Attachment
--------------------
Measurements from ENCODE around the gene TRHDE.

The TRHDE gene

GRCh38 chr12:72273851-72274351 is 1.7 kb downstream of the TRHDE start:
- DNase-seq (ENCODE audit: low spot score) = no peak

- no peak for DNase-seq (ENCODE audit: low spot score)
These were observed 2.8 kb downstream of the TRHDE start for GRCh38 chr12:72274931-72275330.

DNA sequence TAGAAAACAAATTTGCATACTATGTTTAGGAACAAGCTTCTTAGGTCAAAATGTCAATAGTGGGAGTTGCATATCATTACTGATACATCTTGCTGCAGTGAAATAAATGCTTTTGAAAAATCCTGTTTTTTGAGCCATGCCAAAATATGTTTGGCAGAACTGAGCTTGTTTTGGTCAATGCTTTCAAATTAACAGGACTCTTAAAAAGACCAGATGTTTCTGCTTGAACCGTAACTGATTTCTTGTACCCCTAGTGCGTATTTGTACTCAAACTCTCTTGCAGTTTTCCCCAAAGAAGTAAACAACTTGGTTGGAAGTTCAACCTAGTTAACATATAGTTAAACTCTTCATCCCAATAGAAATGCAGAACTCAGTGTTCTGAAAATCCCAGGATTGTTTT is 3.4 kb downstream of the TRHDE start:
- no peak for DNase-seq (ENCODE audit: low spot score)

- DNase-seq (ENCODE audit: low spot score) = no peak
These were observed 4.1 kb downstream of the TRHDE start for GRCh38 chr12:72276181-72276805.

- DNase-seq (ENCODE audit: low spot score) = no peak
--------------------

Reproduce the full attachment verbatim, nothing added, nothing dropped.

Measurements from ENCODE around the gene TRHDE.

The TRHDE gene

GRCh38 chr12:72273851-72274351 is 1.7 kb downstream of the TRHDE start:
- DNase-seq (ENCODE audit: low spot score) = no peak

- no peak for DNase-seq (ENCODE audit: low spot score)
These were observed 2.8 kb downstream of the TRHDE start for GRCh38 chr12:72274931-72275330.

DNA sequence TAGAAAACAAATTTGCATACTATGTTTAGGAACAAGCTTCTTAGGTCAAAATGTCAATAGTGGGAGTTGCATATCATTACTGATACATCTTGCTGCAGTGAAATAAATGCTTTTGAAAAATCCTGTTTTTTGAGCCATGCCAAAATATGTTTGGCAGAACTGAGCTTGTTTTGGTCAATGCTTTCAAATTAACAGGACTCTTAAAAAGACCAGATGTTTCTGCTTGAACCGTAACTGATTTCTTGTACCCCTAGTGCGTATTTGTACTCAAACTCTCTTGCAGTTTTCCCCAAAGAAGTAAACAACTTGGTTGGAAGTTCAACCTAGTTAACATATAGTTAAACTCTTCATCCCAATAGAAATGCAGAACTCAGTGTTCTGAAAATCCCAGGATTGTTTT is 3.4 kb downstream of the TRHDE start:
- no peak for DNase-seq (ENCODE audit: low spot score)

- DNase-seq (ENCODE audit: low spot score) = no peak
These were observed 4.1 kb downstream of the TRHDE start for GRCh38 chr12:72276181-72276805.

- DNase-seq (ENCODE audit: low spot score) = no peak